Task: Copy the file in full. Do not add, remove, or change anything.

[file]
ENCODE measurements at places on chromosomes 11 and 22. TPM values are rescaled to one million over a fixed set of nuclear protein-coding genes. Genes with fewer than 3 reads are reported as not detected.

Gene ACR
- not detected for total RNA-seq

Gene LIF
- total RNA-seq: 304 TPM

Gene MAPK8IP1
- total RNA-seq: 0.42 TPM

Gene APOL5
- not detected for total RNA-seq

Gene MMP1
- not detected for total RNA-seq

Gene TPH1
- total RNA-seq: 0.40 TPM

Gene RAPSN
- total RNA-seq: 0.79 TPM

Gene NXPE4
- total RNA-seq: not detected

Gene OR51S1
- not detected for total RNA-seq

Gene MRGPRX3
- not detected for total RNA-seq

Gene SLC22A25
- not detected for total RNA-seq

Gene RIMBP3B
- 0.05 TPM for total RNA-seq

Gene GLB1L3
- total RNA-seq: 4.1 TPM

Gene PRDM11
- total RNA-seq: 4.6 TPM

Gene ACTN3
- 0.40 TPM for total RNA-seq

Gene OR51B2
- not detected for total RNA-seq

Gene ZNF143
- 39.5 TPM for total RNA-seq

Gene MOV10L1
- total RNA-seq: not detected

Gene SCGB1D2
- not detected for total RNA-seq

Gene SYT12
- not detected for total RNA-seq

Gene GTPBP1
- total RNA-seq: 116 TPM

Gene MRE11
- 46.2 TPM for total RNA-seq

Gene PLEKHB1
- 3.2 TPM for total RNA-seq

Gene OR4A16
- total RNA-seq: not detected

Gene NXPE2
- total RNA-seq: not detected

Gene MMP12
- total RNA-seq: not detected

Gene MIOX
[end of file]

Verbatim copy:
ENCODE measurements at places on chromosomes 11 and 22. TPM values are rescaled to one million over a fixed set of nuclear protein-coding genes. Genes with fewer than 3 reads are reported as not detected.

Gene ACR
- not detected for total RNA-seq

Gene LIF
- total RNA-seq: 304 TPM

Gene MAPK8IP1
- total RNA-seq: 0.42 TPM

Gene APOL5
- not detected for total RNA-seq

Gene MMP1
- not detected for total RNA-seq

Gene TPH1
- total RNA-seq: 0.40 TPM

Gene RAPSN
- total RNA-seq: 0.79 TPM

Gene NXPE4
- total RNA-seq: not detected

Gene OR51S1
- not detected for total RNA-seq

Gene MRGPRX3
- not detected for total RNA-seq

Gene SLC22A25
- not detected for total RNA-seq

Gene RIMBP3B
- 0.05 TPM for total RNA-seq

Gene GLB1L3
- total RNA-seq: 4.1 TPM

Gene PRDM11
- total RNA-seq: 4.6 TPM

Gene ACTN3
- 0.40 TPM for total RNA-seq

Gene OR51B2
- not detected for total RNA-seq

Gene ZNF143
- 39.5 TPM for total RNA-seq

Gene MOV10L1
- total RNA-seq: not detected

Gene SCGB1D2
- not detected for total RNA-seq

Gene SYT12
- not detected for total RNA-seq

Gene GTPBP1
- total RNA-seq: 116 TPM

Gene MRE11
- 46.2 TPM for total RNA-seq

Gene PLEKHB1
- 3.2 TPM for total RNA-seq

Gene OR4A16
- total RNA-seq: not detected

Gene NXPE2
- total RNA-seq: not detected

Gene MMP12
- total RNA-seq: not detected

Gene MIOX